A huge Christmas festival has been likened to the infamous Fyre Festival, which saw parents paying to take their kids through slush and mud to see a mannequin of Santa . . . missing a hand.
The Enchanted event, at the Balgone Estate in East Lothian, Scotland, has been slammed as “overprice” with rides at the site being “too short”.
A Christmas-themed maze was also there, and angry parents claimed it was just a bunch of hay bales “barely tall enough to hide a child” behind.
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And, to add to the miserable event, a so-called enchanted journey was nothing more than a “half-lit muddy trail around a lake with half the lights missing”.
Visits to an actual Santa were extra, at £15 per child, and one dad, who asked not to be named, said their two-year-old tot was left in tears by the event.
The parent, who paid £25 for his family of three to visit, said: “When we arrived it was clearly going to be a huge departure from the marketing materials.
“It was a drive to a muddy farm field – the ‘carnival’ was a wheat shed.
“The event was severely understaffed, and mostly by young teenagers with little apparent training.
“My two year old started crying but we have another event planned which we know will be fine.
“We’re very lucky – for other families this must have been their big event and I know some could little afford it.”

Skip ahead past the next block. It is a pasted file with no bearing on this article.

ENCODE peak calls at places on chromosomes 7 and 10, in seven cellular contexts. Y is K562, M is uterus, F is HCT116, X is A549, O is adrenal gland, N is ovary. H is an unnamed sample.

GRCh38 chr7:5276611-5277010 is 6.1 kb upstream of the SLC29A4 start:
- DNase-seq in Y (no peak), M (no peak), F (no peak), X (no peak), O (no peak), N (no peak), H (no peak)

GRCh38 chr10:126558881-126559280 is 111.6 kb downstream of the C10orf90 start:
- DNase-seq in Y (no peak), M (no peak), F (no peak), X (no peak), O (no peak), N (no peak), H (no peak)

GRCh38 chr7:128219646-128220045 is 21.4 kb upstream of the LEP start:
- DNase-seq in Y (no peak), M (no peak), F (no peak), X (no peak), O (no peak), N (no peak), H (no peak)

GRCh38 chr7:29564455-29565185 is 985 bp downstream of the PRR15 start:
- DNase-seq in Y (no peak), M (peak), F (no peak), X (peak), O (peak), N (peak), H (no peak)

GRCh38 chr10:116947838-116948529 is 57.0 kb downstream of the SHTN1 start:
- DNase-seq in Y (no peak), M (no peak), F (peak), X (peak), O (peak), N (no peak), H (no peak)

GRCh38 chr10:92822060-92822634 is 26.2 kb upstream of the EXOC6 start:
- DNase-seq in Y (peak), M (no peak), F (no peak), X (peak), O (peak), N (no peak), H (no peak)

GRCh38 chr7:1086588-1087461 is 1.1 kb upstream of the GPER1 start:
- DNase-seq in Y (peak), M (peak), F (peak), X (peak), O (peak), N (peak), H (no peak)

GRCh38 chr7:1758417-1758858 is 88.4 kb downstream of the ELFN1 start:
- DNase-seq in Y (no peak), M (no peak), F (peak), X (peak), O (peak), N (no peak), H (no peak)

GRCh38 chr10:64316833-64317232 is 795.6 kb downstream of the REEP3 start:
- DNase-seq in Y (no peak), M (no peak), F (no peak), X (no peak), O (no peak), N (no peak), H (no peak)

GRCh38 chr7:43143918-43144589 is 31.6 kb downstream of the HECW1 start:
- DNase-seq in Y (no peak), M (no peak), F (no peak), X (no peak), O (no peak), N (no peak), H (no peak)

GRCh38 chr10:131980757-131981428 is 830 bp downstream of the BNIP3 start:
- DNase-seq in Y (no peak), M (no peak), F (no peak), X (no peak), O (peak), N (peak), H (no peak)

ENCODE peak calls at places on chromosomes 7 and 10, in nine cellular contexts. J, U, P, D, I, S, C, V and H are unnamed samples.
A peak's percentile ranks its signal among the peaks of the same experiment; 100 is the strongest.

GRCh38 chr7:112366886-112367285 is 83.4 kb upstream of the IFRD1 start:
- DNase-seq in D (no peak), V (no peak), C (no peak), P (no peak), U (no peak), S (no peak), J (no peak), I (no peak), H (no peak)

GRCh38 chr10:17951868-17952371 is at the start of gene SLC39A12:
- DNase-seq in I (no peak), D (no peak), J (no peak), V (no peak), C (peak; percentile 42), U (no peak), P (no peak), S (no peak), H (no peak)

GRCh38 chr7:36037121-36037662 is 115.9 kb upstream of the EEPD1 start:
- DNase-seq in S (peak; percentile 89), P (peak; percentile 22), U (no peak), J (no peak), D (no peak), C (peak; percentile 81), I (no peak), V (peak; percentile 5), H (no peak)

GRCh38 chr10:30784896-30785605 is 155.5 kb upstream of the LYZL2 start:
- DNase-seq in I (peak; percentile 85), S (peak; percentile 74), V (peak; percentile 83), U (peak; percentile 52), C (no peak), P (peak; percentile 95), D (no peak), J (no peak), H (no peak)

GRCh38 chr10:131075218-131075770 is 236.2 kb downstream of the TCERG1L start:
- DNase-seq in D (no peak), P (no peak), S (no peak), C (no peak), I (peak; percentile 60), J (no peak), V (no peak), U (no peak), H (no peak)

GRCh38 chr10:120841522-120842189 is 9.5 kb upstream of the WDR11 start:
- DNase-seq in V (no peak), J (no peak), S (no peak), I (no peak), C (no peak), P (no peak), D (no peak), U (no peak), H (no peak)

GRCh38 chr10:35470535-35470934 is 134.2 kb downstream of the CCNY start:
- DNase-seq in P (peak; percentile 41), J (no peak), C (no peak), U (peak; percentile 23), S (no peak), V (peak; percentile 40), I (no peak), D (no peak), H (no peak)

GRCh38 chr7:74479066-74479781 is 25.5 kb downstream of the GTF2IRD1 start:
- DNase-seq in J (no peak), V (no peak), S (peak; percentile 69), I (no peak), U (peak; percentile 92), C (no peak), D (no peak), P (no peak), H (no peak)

One visitor, commenting on Facebook, called it the “Fyre Festival of East Lothian” – Fyre Festival is the infamous festival which, in 2017, guests paid thousands to attend but it ended up being more like a prison.
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It also sparked the famous story where event producer Andy King was willing to perform oral sex on a customs officer in order to get thousands of bottles of water released from customs for festival goers.
Back to Scotland, another parent, Craig Graham, spent £100 on the event with his wife and two daughters.
That cost broke down into £40 for tickets, and another £60 on food, drinks and rides.
While some complained that the rides were too short, his kids couldn’t wait for them to finish.
He said: “We went to the train, a staff member starts the train and then walks off out of the barn.
“We think ‘okay, he can't be away for long.’
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“After around seven minutes my two daughters were left going round and round on the train – I had to go find another member of staff to stop it.
“Then my oldest daughter went on the bungee ropes and again the staff member in charge of the area disappeared and was gone for 10 minutes.
“When she came back my daughter was just standing there wanting off.”
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Despite the long list of complaints, Sue Hitchen, director of Edinburgh-based Foodies Festivals which organised the event, highlighted positive comments that had been received by visitors.
She pointed to guests who “thoroughly enjoyed” their visit “and recommended it to other people”, and another who described “a lovely Christmas experience”.
Balgone Estate was emphatic that it had no role in the event besides providing a venue.
Spokesman David Grant-Suttie said: “We share the disappointment as we can see the event isn’t living up to the expectations of the customers.”
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